G8 retreating from disease commitments: activists

At the 2000 meeting in Okinawa, G8 members set out a series of objectives for the world to meet by 2010: reducing by 25 per cent the number of young people infected with HIV/AIDS; reducing the rate of tuberculosis prevalence and mortality by half; reducing malaria infections by half. But in the past three years, indicators for all three diseases have spiked significantly. The number of HIV-infected children under 15 has almost tripled.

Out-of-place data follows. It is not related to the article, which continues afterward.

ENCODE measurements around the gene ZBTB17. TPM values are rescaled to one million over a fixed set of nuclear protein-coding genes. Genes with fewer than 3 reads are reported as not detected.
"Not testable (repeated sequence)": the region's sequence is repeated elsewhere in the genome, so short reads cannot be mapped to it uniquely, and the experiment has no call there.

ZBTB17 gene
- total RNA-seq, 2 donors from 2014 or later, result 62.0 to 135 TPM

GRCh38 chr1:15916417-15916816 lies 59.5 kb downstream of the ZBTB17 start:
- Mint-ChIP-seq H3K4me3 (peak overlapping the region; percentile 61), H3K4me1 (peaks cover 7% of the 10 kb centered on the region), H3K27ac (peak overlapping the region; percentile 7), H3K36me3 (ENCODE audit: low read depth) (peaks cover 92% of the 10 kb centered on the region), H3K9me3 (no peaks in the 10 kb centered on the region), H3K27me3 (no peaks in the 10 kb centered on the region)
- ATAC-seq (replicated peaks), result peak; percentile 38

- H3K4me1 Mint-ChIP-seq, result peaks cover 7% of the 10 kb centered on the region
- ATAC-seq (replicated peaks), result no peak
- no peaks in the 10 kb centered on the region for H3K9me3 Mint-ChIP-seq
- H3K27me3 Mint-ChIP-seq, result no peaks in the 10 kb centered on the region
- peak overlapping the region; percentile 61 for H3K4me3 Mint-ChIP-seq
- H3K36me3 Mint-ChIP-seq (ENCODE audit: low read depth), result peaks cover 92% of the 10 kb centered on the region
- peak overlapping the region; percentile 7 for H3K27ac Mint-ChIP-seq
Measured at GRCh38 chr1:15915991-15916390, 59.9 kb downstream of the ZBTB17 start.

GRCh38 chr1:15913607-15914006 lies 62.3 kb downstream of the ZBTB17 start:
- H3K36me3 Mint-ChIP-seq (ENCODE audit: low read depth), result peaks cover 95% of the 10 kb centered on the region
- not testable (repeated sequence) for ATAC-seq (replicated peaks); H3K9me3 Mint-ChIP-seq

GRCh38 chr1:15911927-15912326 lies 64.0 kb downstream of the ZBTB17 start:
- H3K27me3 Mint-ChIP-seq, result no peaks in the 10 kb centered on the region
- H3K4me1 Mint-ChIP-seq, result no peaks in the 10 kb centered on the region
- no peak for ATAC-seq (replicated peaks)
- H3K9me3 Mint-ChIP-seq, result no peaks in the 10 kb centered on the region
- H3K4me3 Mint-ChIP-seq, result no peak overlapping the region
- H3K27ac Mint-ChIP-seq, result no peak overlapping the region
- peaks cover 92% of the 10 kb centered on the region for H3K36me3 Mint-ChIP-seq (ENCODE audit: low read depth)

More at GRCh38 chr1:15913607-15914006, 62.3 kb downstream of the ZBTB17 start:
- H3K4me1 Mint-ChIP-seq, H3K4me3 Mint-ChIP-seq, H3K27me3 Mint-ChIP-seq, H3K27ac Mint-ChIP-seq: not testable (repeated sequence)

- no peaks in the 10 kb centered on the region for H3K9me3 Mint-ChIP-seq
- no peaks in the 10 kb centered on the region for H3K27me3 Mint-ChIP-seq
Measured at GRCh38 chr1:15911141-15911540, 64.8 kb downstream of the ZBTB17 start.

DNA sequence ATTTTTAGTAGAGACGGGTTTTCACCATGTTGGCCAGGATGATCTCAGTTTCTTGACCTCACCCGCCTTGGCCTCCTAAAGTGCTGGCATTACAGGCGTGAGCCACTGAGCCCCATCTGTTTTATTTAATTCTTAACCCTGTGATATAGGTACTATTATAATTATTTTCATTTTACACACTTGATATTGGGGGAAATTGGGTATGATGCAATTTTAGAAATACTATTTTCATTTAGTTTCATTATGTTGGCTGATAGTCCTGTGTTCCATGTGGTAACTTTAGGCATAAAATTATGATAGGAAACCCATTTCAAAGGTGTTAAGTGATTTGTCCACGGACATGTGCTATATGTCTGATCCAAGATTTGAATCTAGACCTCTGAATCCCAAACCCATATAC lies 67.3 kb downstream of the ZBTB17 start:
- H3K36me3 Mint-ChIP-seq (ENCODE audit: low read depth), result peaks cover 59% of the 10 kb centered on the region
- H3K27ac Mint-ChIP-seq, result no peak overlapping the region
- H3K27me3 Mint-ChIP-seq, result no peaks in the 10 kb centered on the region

Three years ago, world leaders gathered for the G8 meeting in Okinawa, Japan, and pledged to fight disease in the world's poorest countries; in Kananaskis last year, they cited AIDS in Africa as a particular crisis. But AIDS activists and development agencies say there are strong signs that leaders of the world's eight major industrialized nations will back away from those commitments when they meet in France this weekend — and that the Global Fund for AIDS, in particular, will not get the financial commitments it needs to keep functioning. A series of draft statements on health, obtained by Médécins Sans Frontières and shared with The Globe and Mail, shows progressively weaker language about AIDS and the killer diseases afflicting the poorest countries. A letter from a senior adviser to U.S. President George W. Bush, dated May 8, urges other G8 countries to drop from the final leaders' statement all references to the Global Fund for AIDS, tuberculosis and malaria, and to support research for "diseases affecting mostly developing countries." "We were totally shocked to see these things dropped from the statement ... it's shocking that this is the U.S. position," said Carol Devine, who is the Access to Essential Medicines campaigner for Médécins Sans Frontières. "Last year, Sept. 11 had happened, so that was occupying everybody — but this year, we really hoped to see some serious leadership, especially on access to medicine. But these health issues are just being swept under the mat." The latest U.S. draft drops a call for research on drugs and treatment for diseases such as bilharzia, leprosy and dengue fever. It also deletes the reference to the Doha Declaration, a statement issued after global-trade negotiations in which rich countries pledged to improve access to generic drugs specifically in countries that do not have resources to produce them, and pledged to find a way for AIDS-afflicted countries to provide patented medicines cheaply. "The key to the G8 are further pledges to the Global Fund, which needs at minimum $5-billion (U.S.) for 2003-04, and at the moment has a few hundred million," said Stephen Lewis, the United Nations Secretary-General's special envoy on HIV/AIDS in Africa. "Unless there are very major commitments, it means the best new international initiative on AIDS we've had in the last several years is being strangled wilfully." At the 2000 meeting in Okinawa, G8 members set out a series of objectives for the world to meet by 2010: reducing by 25 per cent the number of young people infected with HIV/AIDS; reducing the rate of tuberculosis prevalence and mortality by half; reducing malaria infections by half. But in the past three years, indicators for all three diseases have spiked significantly. The number of HIV-infected children under 15 has almost tripled. The Global Fund was to be the key mechanism in the fight against such diseases. It was meant to obtain $7-billion to $10-billion in new funds each year, but its bank account currently contains $300-million. Prime Minister Jean Chrétien said in Okinawa that Canada "strongly supports the fund" and played a key role in its creation — yet Canada's commitment of $25-million a year for four years, is proportionately one of the smallest of developed countries. The Interagency Coalition for AIDS and Development, a coalition of 26 humanitarian, development, labour and health organizations, wrote the Prime Minister two weeks ago to request that he use the summit to announce a pledge of an additional $75-million a year for the next three years. It is widely believed that French President Jacques Chirac will make an announcement of new funds for the Global Fund in Evian this weekend, while there is also speculation that Britain, the European Community and possibly Germany might also make major new funding announcements. New pledges would be "a godsend that would mean the Global Fund would come alive and function, and prove to the world that real progress can be made fighting AIDS," Mr. Lewis said. Under a new law, Washington can give as much as $500-million this year — providing that the rest of the G8 comes up with a total of $1-billion. The U.S. contribution cannot exceed more than a quarter of the total raised by the fund. Mr. Lewis pointed out that the Global Fund has put more than 188,000 people on antiretroviral drugs so far, but does not have the money — not even in the pledges — to pay for those drugs after the first two years. Without new funds, those people will go off the drugs and die. "We have made very clear to everyone that we are taking on commitments — this is not infrastructure investment money, this is not building a road, this is taking on commitments that we need to keep," fund spokesman Jon Liden said. "These people's needs don't disappear."